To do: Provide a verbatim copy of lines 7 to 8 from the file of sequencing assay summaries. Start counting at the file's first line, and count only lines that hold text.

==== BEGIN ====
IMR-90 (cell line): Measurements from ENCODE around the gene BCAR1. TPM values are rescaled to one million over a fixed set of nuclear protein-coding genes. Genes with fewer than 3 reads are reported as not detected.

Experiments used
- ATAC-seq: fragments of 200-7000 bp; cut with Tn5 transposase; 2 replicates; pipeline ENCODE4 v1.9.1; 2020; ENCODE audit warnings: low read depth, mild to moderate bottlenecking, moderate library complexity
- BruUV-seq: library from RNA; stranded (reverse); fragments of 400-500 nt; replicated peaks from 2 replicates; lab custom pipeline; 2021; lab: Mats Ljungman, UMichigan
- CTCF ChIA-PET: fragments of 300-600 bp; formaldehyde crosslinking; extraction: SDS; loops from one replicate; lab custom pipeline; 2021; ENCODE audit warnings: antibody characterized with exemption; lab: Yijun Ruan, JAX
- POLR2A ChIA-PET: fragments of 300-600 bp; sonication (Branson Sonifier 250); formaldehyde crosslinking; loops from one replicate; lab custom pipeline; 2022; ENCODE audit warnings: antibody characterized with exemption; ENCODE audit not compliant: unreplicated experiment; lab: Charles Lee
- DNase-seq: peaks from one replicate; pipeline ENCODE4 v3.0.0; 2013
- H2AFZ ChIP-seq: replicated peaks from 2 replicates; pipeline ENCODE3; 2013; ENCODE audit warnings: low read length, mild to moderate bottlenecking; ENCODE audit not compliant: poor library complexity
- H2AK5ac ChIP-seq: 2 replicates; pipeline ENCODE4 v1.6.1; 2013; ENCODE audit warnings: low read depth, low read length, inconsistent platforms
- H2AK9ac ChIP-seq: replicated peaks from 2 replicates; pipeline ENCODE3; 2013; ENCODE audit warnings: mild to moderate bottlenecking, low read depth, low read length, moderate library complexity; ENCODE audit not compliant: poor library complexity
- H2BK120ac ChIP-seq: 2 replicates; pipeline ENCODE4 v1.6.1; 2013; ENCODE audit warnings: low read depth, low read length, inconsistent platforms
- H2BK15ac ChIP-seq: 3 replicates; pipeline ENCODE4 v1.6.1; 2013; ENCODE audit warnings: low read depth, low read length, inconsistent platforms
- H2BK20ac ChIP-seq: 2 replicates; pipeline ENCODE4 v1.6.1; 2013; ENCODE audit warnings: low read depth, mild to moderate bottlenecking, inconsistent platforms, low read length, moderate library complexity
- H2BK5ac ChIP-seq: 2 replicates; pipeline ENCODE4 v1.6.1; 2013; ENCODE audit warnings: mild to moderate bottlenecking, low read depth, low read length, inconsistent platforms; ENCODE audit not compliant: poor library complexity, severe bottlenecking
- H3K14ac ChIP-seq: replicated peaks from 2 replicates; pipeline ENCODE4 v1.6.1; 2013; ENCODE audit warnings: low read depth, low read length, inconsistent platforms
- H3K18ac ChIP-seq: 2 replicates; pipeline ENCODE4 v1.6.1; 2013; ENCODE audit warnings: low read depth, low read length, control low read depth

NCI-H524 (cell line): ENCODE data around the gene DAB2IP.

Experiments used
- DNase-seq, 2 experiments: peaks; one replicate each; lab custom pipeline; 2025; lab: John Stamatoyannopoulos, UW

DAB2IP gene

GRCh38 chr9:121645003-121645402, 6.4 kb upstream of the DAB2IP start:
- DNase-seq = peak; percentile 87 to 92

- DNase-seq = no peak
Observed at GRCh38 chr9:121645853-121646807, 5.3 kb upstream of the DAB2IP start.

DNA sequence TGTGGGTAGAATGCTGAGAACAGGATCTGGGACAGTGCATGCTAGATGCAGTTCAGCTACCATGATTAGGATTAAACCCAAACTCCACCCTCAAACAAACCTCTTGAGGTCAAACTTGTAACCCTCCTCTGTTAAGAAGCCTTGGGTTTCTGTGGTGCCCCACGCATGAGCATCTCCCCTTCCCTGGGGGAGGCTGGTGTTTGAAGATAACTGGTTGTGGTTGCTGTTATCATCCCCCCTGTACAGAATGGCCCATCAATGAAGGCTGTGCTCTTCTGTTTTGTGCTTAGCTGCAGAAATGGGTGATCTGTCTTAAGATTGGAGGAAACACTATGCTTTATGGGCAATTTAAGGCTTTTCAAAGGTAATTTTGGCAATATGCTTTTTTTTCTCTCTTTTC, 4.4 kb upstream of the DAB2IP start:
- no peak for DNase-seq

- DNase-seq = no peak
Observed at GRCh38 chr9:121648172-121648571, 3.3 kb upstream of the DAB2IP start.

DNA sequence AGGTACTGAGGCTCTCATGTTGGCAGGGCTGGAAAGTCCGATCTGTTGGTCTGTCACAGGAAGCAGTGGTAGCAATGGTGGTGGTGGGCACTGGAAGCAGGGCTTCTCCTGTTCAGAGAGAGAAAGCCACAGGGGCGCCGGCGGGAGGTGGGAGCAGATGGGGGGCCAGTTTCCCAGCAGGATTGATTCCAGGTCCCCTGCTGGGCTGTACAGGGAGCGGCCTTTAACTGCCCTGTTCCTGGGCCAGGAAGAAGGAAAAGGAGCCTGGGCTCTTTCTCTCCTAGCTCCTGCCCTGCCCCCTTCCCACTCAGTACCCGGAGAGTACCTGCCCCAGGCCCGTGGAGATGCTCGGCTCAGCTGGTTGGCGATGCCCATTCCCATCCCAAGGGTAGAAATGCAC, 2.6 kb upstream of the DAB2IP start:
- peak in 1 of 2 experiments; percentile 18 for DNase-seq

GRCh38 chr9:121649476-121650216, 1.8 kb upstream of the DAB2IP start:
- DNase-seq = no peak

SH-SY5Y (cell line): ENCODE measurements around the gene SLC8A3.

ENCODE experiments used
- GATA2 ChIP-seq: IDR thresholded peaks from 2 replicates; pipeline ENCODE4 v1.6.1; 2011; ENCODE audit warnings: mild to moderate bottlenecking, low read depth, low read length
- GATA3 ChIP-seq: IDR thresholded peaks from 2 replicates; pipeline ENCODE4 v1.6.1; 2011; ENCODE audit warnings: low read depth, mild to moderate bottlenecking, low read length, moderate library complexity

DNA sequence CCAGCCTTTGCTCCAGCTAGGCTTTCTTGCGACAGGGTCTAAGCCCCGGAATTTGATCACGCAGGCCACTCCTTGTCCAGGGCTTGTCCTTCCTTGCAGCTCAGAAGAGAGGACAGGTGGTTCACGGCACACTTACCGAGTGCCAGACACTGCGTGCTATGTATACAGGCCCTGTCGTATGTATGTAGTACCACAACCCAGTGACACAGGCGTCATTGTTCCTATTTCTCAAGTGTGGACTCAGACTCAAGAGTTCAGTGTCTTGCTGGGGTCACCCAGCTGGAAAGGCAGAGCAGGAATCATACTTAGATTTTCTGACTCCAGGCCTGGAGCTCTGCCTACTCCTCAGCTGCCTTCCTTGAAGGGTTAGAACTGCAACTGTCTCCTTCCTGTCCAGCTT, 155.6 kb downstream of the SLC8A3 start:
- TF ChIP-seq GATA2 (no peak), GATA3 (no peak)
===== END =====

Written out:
- DNase-seq: peaks from one replicate; pipeline ENCODE4 v3.0.0; 2013
- H2AFZ ChIP-seq: replicated peaks from 2 replicates; pipeline ENCODE3; 2013; ENCODE audit warnings: low read length, mild to moderate bottlenecking; ENCODE audit not compliant: poor library complexity